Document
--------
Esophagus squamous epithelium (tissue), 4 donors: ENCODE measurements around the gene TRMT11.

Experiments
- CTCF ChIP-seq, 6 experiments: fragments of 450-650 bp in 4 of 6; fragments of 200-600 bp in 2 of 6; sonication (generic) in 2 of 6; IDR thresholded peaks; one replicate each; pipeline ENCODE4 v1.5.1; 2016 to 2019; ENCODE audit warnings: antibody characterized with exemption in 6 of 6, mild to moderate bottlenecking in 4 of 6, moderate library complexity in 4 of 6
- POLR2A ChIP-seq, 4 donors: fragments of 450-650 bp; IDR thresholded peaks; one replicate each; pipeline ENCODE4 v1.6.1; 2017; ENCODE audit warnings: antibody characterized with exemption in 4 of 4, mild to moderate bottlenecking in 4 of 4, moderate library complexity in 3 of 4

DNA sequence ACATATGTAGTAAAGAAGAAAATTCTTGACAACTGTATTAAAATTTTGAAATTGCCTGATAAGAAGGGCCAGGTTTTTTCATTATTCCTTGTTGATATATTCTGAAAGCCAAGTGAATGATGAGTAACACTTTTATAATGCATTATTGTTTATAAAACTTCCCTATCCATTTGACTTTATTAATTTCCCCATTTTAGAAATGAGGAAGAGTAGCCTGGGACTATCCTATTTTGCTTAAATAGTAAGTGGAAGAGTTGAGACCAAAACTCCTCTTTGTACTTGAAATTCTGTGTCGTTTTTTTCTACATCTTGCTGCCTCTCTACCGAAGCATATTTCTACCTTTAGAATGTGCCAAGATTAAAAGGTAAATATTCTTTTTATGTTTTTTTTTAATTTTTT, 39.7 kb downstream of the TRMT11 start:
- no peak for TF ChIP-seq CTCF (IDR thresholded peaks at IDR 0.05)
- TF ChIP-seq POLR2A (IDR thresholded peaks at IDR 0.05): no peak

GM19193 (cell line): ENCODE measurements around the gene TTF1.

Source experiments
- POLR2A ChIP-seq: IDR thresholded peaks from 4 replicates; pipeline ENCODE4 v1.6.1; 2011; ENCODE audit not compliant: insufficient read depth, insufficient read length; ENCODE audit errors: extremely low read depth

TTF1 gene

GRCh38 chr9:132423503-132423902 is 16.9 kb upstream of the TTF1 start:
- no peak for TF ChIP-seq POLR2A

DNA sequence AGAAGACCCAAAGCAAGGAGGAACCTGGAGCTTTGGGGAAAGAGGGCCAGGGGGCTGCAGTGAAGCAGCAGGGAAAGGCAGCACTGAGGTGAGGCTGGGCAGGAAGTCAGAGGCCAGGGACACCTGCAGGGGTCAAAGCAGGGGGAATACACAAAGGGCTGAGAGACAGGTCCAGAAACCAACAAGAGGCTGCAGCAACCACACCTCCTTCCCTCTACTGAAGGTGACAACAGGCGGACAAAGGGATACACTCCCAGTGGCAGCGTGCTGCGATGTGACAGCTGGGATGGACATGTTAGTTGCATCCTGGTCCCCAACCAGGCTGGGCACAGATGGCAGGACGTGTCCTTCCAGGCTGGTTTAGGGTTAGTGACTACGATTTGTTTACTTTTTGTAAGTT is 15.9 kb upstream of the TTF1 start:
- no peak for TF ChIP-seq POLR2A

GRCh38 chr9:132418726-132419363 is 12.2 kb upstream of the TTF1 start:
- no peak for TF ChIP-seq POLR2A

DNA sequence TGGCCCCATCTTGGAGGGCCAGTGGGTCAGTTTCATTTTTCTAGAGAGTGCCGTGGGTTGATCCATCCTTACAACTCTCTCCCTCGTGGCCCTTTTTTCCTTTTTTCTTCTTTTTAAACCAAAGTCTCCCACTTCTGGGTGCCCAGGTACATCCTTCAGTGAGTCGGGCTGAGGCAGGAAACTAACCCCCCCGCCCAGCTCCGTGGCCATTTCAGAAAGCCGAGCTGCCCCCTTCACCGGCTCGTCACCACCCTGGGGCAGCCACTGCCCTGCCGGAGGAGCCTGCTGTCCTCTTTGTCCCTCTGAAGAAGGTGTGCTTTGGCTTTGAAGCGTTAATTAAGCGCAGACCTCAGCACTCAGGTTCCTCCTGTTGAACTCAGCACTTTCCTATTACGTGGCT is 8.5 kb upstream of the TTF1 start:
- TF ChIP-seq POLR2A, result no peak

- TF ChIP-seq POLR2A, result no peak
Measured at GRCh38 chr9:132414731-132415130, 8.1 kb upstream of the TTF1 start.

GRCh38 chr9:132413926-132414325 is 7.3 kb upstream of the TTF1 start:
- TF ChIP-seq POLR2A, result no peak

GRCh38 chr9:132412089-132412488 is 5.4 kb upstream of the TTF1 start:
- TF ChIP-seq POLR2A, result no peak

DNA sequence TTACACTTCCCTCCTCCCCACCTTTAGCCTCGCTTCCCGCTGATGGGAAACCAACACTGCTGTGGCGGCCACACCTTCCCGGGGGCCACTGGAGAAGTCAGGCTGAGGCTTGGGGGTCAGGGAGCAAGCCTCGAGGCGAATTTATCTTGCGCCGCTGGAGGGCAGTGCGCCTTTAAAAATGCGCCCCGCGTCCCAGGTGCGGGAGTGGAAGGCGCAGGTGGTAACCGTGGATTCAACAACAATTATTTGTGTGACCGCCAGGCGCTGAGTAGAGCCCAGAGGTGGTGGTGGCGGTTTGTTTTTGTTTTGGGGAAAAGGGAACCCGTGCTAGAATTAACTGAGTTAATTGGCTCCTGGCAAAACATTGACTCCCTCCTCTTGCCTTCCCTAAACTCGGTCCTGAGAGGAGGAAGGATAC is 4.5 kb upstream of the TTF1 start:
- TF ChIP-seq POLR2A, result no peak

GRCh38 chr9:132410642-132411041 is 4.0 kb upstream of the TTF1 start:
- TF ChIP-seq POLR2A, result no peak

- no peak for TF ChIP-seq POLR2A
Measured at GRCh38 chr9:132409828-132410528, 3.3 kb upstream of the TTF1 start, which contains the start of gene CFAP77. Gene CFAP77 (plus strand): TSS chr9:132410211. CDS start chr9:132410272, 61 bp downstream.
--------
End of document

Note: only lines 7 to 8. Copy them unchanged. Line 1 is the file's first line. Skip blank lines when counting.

- TF ChIP-seq POLR2A (IDR thresholded peaks at IDR 0.05): no peak

GM19193 (cell line): ENCODE measurements around the gene TTF1.